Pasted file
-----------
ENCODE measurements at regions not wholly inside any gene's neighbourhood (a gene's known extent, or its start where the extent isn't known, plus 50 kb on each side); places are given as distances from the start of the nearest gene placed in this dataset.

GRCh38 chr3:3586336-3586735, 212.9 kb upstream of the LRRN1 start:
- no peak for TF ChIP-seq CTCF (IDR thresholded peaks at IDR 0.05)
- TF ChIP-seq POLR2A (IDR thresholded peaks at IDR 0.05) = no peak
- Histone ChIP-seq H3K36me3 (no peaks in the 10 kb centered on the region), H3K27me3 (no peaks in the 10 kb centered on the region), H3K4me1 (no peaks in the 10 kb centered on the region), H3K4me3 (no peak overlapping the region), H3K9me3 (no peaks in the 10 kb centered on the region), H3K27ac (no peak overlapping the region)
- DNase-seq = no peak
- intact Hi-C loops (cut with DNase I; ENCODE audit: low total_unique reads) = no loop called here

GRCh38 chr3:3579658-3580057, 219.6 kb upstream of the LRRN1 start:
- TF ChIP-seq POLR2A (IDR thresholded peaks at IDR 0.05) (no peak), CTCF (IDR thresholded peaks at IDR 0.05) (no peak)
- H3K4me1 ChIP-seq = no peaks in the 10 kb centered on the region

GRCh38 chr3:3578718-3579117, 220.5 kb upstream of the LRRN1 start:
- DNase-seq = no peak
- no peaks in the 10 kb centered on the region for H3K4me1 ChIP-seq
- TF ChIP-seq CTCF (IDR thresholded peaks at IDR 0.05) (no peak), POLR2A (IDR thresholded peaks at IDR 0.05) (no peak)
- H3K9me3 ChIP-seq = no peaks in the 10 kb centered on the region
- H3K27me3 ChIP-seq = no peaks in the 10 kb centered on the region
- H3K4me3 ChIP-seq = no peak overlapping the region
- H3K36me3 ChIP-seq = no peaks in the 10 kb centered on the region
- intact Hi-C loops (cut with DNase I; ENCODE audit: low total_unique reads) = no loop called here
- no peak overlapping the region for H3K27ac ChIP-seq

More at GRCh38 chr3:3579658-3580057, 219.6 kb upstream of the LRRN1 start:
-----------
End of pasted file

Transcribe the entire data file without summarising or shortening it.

ENCODE measurements at regions not wholly inside any gene's neighbourhood (a gene's known extent, or its start where the extent isn't known, plus 50 kb on each side); places are given as distances from the start of the nearest gene placed in this dataset.

GRCh38 chr3:3586336-3586735, 212.9 kb upstream of the LRRN1 start:
- no peak for TF ChIP-seq CTCF (IDR thresholded peaks at IDR 0.05)
- TF ChIP-seq POLR2A (IDR thresholded peaks at IDR 0.05) = no peak
- Histone ChIP-seq H3K36me3 (no peaks in the 10 kb centered on the region), H3K27me3 (no peaks in the 10 kb centered on the region), H3K4me1 (no peaks in the 10 kb centered on the region), H3K4me3 (no peak overlapping the region), H3K9me3 (no peaks in the 10 kb centered on the region), H3K27ac (no peak overlapping the region)
- DNase-seq = no peak
- intact Hi-C loops (cut with DNase I; ENCODE audit: low total_unique reads) = no loop called here

GRCh38 chr3:3579658-3580057, 219.6 kb upstream of the LRRN1 start:
- TF ChIP-seq POLR2A (IDR thresholded peaks at IDR 0.05) (no peak), CTCF (IDR thresholded peaks at IDR 0.05) (no peak)
- H3K4me1 ChIP-seq = no peaks in the 10 kb centered on the region

GRCh38 chr3:3578718-3579117, 220.5 kb upstream of the LRRN1 start:
- DNase-seq = no peak
- no peaks in the 10 kb centered on the region for H3K4me1 ChIP-seq
- TF ChIP-seq CTCF (IDR thresholded peaks at IDR 0.05) (no peak), POLR2A (IDR thresholded peaks at IDR 0.05) (no peak)
- H3K9me3 ChIP-seq = no peaks in the 10 kb centered on the region
- H3K27me3 ChIP-seq = no peaks in the 10 kb centered on the region
- H3K4me3 ChIP-seq = no peak overlapping the region
- H3K36me3 ChIP-seq = no peaks in the 10 kb centered on the region
- intact Hi-C loops (cut with DNase I; ENCODE audit: low total_unique reads) = no loop called here
- no peak overlapping the region for H3K27ac ChIP-seq

More at GRCh38 chr3:3579658-3580057, 219.6 kb upstream of the LRRN1 start: